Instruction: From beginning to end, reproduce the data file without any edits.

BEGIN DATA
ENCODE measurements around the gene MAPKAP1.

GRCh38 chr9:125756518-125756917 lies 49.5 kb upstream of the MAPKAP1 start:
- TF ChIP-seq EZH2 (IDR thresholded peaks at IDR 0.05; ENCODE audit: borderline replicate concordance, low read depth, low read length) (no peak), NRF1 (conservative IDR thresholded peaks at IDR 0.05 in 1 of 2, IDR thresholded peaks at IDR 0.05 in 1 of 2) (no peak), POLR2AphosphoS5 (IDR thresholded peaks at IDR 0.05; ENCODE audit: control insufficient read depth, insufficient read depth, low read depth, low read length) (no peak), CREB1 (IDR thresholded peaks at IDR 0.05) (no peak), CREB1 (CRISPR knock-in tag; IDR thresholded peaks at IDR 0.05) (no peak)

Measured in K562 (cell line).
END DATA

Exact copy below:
ENCODE measurements around the gene MAPKAP1.

GRCh38 chr9:125756518-125756917 lies 49.5 kb upstream of the MAPKAP1 start:
- TF ChIP-seq EZH2 (IDR thresholded peaks at IDR 0.05; ENCODE audit: borderline replicate concordance, low read depth, low read length) (no peak), NRF1 (conservative IDR thresholded peaks at IDR 0.05 in 1 of 2, IDR thresholded peaks at IDR 0.05 in 1 of 2) (no peak), POLR2AphosphoS5 (IDR thresholded peaks at IDR 0.05; ENCODE audit: control insufficient read depth, insufficient read depth, low read depth, low read length) (no peak), CREB1 (IDR thresholded peaks at IDR 0.05) (no peak), CREB1 (CRISPR knock-in tag; IDR thresholded peaks at IDR 0.05) (no peak)

Measured in K562 (cell line).